Jordan Comet: First question is, did you pick out anyone from a picture, looking at them and saying, oh, I know that person, his name is whatever, either on 11/2 or 11/13 2012?

Natalia Cortez: No. I didn't know anybody's name. I just saw by face.

Jordan Comet: When you looked at their faces, did you say I saw that face at 7eleven on October 31, 2012?

Natalia Cortez: No.

Jordan Comet: And finally, third, did there come a point where you wavered and said, I'm not sure, this person might have been there, I really don't know?

Natalia Cortez: Yeah.

Jordan Comet: And how many faces did you say that about?

Natalia Cortez: I think one or two.

Jordan Comet: And the crucial question is, do you know whether one of those faces that you said might have been there was my client?

Natalia Cortez: No ... .I'm saying, no, it wasn't him.

Prosecutor: You said that you were interviewed at the hospital correct?

Natalia Cortez: Yes.

Prosecutor: And you think that the date, November 2, 2012 sounds correct?

Natalia Cortez: Yeah. Something like that.

Prosecutor: And you said that you were showed a photo identification book? A collection of pictures?

Natalia Cortez: Yes

Prosecutor: Did you point to any of the pictures when asked if they were there?

Natalia Cortez: I pointed, like, one or two pictures.

Prosecutor: Did you say how sure you were at that point?

Natalia Cortez: All my answers were pretty much, I'm not so sure. It might have been, but I'm not really sure since it was really dark. And like I said, everybody had either hoodies or like, some type of hat on.

Prosecutor: Did you know Tyrone Stephens before you looked at the photo book on November 2?

Natalia Cortez: I remember him by face because we went to high school together. I mean, like, we really didn't talk or, like, anything. But I remember seeing him in high school. And that he played sports and everything.

Prosecutor: Did you recognize any of the pictures that you pointed out as being Tyrone Stephens?

Natalia Cortez: No.

Prosecutor: Do you remember the identification in the hospital.

Natalia Cortez: I remember they showed me.

Prosecutor: Do you remember what you said that day very well?

Natalia Cortez: I remember them showing me the books and what I said. It was - Not Really.

Prosecutor: I don't have any further questions.

(2) the statement made by Justin Evans that Tyrone had participated in the attack;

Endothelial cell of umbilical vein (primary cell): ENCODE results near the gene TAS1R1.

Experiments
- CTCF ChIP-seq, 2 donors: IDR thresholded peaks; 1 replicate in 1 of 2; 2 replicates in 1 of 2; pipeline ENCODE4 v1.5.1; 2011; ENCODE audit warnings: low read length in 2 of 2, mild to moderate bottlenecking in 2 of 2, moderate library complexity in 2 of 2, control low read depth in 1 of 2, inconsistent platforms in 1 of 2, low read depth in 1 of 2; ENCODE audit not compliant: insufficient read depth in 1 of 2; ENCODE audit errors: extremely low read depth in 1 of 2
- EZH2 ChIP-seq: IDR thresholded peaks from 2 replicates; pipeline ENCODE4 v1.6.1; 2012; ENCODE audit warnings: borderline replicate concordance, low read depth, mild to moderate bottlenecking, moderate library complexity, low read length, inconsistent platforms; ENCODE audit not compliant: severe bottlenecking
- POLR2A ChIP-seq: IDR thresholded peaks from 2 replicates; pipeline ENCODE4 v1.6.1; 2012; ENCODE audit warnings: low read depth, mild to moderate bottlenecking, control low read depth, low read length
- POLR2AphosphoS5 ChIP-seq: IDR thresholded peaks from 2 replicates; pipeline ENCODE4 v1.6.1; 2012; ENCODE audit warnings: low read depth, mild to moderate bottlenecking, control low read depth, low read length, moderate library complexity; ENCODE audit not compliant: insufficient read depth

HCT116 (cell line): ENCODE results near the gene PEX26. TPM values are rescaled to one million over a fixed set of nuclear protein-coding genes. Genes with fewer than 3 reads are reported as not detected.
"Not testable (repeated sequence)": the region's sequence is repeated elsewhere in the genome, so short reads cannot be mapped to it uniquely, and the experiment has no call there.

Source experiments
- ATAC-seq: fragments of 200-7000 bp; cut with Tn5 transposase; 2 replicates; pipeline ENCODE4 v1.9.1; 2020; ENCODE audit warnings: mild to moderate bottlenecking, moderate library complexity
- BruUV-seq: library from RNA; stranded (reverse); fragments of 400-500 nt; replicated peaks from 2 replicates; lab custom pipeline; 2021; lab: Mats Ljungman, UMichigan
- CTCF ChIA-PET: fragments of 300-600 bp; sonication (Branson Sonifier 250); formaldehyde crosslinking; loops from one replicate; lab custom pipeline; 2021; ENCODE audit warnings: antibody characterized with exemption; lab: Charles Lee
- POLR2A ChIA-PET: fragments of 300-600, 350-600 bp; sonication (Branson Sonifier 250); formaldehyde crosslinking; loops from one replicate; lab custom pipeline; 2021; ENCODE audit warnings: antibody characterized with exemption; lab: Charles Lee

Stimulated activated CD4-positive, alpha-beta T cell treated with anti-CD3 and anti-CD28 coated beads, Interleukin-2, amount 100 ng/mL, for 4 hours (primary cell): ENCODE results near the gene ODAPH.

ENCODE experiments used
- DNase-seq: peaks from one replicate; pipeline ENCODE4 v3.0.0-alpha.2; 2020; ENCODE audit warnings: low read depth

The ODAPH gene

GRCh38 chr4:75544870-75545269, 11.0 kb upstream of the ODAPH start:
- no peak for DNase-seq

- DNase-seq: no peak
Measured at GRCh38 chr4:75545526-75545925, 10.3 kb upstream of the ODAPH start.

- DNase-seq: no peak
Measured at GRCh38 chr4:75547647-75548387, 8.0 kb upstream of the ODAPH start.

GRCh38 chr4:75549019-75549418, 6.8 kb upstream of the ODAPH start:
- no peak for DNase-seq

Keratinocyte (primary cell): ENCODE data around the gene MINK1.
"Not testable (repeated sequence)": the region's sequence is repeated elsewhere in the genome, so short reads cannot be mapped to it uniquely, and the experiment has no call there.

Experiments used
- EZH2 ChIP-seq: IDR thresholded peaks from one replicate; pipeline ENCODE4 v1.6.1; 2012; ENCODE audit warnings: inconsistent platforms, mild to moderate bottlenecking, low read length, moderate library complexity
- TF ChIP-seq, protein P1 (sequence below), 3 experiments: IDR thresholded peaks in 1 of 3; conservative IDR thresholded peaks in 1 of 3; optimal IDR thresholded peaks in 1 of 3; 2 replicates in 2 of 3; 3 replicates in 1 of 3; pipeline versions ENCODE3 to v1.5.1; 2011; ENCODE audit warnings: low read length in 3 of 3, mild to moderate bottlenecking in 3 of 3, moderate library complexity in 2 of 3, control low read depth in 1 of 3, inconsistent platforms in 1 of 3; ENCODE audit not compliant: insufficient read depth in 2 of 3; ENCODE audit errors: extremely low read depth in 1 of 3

A. McDonald testified that Justin Evans was coerced to implicate himself and Tyrone, ECF Doc. 72-3, page 32-36, #24-32.

Comet: Did he say, “it’s me because the officers are pushing me…”

McDonald: correct.

B. Defendant McDonalds admits that he “suggested the names” to Justin Evans in regards to Tyrone Stephens being involved, “I gave you all of them”, ECF Document 72-2, page 59.

C. Defendant Desmond Singh admits that he suggested and gave up Tyrone name when he states to Justin, “You’re doing good but the more names we give you..”, ECF Document 72-2, page 70.

D. Justin Evans testified that he implicated Tyrone Stephens because, “I thought he was one of the people that said I was involved or told them”…and it was “out of revenge”, ECF Document 72-4, page 8-9.

E. This confirms Justin Evans statement in his letter to Tyrone when he mentioned that the officers said Tyrone was under investigation for the incident, and when McDonald and Singh stated Tyrone implicated Justin, Justin stated, “I through it back on yall”.

F. Justin realized that the officers lied about Tyrone saying his name, “I fell for it on some dumb shit”. Justin states to Tyrone, “I aint purposely do it”, ECF Document 72-3, page 85.

(3) inconsistencies in testimony regarding Tyrone’s alibi.

A.  Defendant Singh, Incle Jr, and Cubillos said the attack was at 10pm, ECF Doc. 72-3, page 7, #15-16.

B.  McDonald testified “victims stated” they were attacked at 10pm, ECF Doc. 72-3, page 25-26, 28.

C.  Marc Stephens confirms Kinlaws statement: “Kinlaw said he saw him on the Ave, at, look like 10 o’clock. Where was this altercation at? The 7-Eleven on the ave.?, ECF Doc. 77-6 page 55-56.

D.  Marc Stephens testified that Kinlaw confirmed that he seen Tyrone at 10:00pm, ECF Doc. 72-4, page 33, # 105-106.

E.  Tyrone states that on October 31, 2012 at 10pm he was at McDonald’s, and greeted defendant Kinlaw and Ron, ECF Doc. 72-2, page 89.

F.  The Englewood police 911 dispatch timestamp confirms Tyrone’s sworn statement that defendant Kinlaw and Ron were in front of McDonalds located at W. Palisades Avenue and Nathaniel Place at 2200hrs=10pm, ECF Doc. 72-2, page 1.

G.  Defendants Marc McDonald and Desmond Singh confirmed that Tyrone was in front of McDonald’s at 10pm and defendant Nathaniel Kinlaw confirmed that he saw Tyrone in front of McDonalds at 10pm, ECF Doc. 72-2, page 91. ECF Doc. 77-6 page 55-56.

McDonald: “Kinlaw said that he saw you…that was at 10 oclock he said that”.

H.  Defense witness Tyrone Roy testified that at 10pm he was with Tyrone Stephens at McDonalds and ate for 10-15 minutes, ECF Doc. 72-3, page 56. 10pm + 15 mins eating = 10:15pm.

I.  Judge Wilcox ruled Tyrone Roy testimony was credible and Tyrone Stephens would have been at McDonalds or home during the incident, ECF Doc. 72-3, page 65-66.

According to Wilcox's opinion, it does not matter if the incident at 7-eleven was during 10pm, 10:12pm, 10:15pm, or "a little after 10pm", Tyrone could not have been at the incident.

Investigation is pending.